Mark Clattenburg has said that Michael Oliver got it right and wrong against Arsenal as he continues to be one of only a few former refs prepared to defend Arsenal.
If you look through the archives on this site, you will see Mark Clattenburg defending Arsenal against a host of bad calls. For your convenience, I’ve listed some of the them below.
After Michael Oliver sent Gabriel Martinelli off for a double-yellow (it wasn’t two yellows as you have to know you’re on a yellow to get a second), Clattenburg used his column in the Daily Mail to call out the decision.
“One yellow would have been fairer,” said the headline.
Clattenburg then explained, “The argument Arsenal will have against Gabriel Martinelli’s red card is that if he had been told he was going to be shown a yellow card for the first foul (1), he probably wouldn’t have committed the second one (2). We saw something very similar to this in 2015, when Northern Ireland’s Chris Baird was shown two yellow cards for two fouls in the same passage of play against Hungary.
“If you look at the two incidents in isolation, referee Michael Oliver got the calls right, but if he’d taken the spirit of the law into account, he could have given him one yellow for the same passage of play. I don’t think many referees would have issued two yellow cards but, by the law, Oliver was right to do so.”
I look at all the problems with the red card in this post which extend further than just Martinelli’s decision making process on no yellows vs one yellow:
Former top Premier League referee, Mark Clattenburg, says that Arsenal were hard done by against Manchester City on New Year’s Day as he highlighted just what he thinks Stuart Attwell got wrong – and backing Arsenal against officials is something Clattenburg has done regularly.
The debate has raged since New Year’s Day with most pundits agreeing that Arsenal were more than a little hard done by given the decisions Stuart Attwell did and didn’t make – and none of them even touched on the numerous other incidents in the game, such as the clattering of Gabriel Martinelli on the edge of the City box that wasn’t even given as a free kick, or Attwell’s atrocious positioning that blocked the same player off when he looked certain to score.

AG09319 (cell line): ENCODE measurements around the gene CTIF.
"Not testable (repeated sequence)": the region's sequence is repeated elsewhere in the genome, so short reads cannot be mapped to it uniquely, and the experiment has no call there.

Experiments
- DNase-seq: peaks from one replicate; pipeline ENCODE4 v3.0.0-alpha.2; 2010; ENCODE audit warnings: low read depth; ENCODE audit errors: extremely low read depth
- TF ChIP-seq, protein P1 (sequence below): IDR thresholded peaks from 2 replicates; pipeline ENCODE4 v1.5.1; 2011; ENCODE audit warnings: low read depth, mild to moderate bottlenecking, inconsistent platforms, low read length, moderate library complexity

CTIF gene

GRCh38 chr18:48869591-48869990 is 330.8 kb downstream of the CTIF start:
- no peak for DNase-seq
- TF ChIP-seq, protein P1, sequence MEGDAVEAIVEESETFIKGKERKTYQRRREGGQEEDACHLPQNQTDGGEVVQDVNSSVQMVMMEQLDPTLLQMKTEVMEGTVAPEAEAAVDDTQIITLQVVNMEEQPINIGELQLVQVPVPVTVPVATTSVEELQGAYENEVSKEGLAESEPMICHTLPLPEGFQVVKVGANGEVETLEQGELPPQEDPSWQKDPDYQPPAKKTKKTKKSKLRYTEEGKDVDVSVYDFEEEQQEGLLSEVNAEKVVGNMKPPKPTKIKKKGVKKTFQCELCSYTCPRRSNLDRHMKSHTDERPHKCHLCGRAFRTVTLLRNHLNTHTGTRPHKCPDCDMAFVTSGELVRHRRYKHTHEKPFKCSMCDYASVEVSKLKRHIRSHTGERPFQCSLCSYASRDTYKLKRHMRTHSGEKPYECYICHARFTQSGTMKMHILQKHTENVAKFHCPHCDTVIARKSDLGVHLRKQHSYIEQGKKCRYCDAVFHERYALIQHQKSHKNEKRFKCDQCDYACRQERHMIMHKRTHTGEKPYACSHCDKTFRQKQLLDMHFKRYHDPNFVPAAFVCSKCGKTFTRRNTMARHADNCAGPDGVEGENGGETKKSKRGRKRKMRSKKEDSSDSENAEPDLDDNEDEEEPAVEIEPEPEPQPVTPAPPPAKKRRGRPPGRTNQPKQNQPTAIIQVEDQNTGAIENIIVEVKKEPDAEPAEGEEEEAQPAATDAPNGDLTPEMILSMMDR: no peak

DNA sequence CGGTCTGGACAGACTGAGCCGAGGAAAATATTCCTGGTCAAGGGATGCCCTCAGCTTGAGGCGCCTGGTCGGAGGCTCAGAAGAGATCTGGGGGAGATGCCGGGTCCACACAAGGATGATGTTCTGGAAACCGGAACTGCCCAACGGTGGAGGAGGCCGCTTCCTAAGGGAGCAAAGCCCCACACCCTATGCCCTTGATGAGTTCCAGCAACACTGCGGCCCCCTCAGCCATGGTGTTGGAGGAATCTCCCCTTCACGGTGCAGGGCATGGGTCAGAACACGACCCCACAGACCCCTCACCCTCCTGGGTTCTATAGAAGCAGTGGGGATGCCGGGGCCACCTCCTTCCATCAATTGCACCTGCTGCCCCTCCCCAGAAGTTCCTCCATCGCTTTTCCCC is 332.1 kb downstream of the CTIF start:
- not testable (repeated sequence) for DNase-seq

The three decisions Mark Clattenburg analysed from the Arsenal game were:
Martin Odegaard’s penalty claim
Writing in the Daily Mail’s Monday edition, Clattenburg said, “Referee Stuart Attwell was right not to award a penalty.
“Martin Odegaard saw Ederson rushing out towards the ball.
“Odegaard went flying and instead of using his arms to break his fall, he threw them in the air. That’s a tell-tale sign of a footballer looking for a spot-kick.
“It didn’t fool Attwell or VAR Jarred Gillett, who saw the ball change direction because of Ederson’s intervention.
Manchester City’s penalty
“The referee didn’t award a penalty in real time but VAR told him he had made a clear and obvious error and everyone in the Emirates Stadium knew what was going to happen the moment Attwell started to make his way to his pitch-side monitor.
“He overturned his original decision, awarding a penalty to City.
“Attwell should have stuck with his initial instincts.
“Bernardo Silva pushed the ball past Granit Xhaka, whose leg was out, granted.
“But Xhaka withdrew his leg and Silva still dropped down in a bid to buy a penalty.
“It was a cheap spot-kick and it’s no wonder Arsenal’s supporters and players were furious when shown the clip on the big screen.”
Gabriel’s red card
Clattenburg said, “I have no issue with the first yellow card — originally it was thought to be for unsportingly scuffing up the penalty spot, whereas actually he was booked for dissent as he ran to the referee after City scored.
“But I don’t think Gabriel’s collision with Gabriel Jesus on the halfway line was worthy of a second yellow.
“This is a normal foul, nothing more and nothing less.
“Jesus was clever in how he controlled the pass from Ederson but it is not as if Gabriel stopped a promising attack — plenty of Arsenal players were covering.
“VAR could not challenge it, because it was a yellow.”
Mark Clattenburg’s history of calling out decisions against Arsenal
This is far from the first time Clattenburg has pointed out big decisions that have went against Arsenal at the hands of the officials.
Arsenal vs Crystal Palace, 2019
Both VAR calls wrong during Arsenal vs Crystal Palace
Writing in his Daily Mail column in October 2019, the 44-year-old said, “Watching England in the Rugby World Cup semi-final, I did not agree with the decisions of TMO but at least I understood them.
“By comparison, VAR left me puzzled at the Emirates Stadium yesterday. I’m still lost as to why they got involved to award Crystal Palace a penalty against Arsenal when, in my opinion, Wilfried Zaha clearly dived.
“Referee Martin Atkinson was right to book the Palace man for simulation.
“He was in a perfect position to make the call, too. Calum Chambers’ leg was planted and Zaha threw himself to the ground.
“Atkinson spotted his ploy and produced a yellow card. Then VAR got involved. They told their man on the ground to overturn his original decision and award a spot-kick instead. It was a gift for Palace.
“Then in the last 10 minutes, Sokratis scored to make it 3-2, only for VAR to chalk it off. Meanwhile, those at home and inside the stadium were left trying to work out why.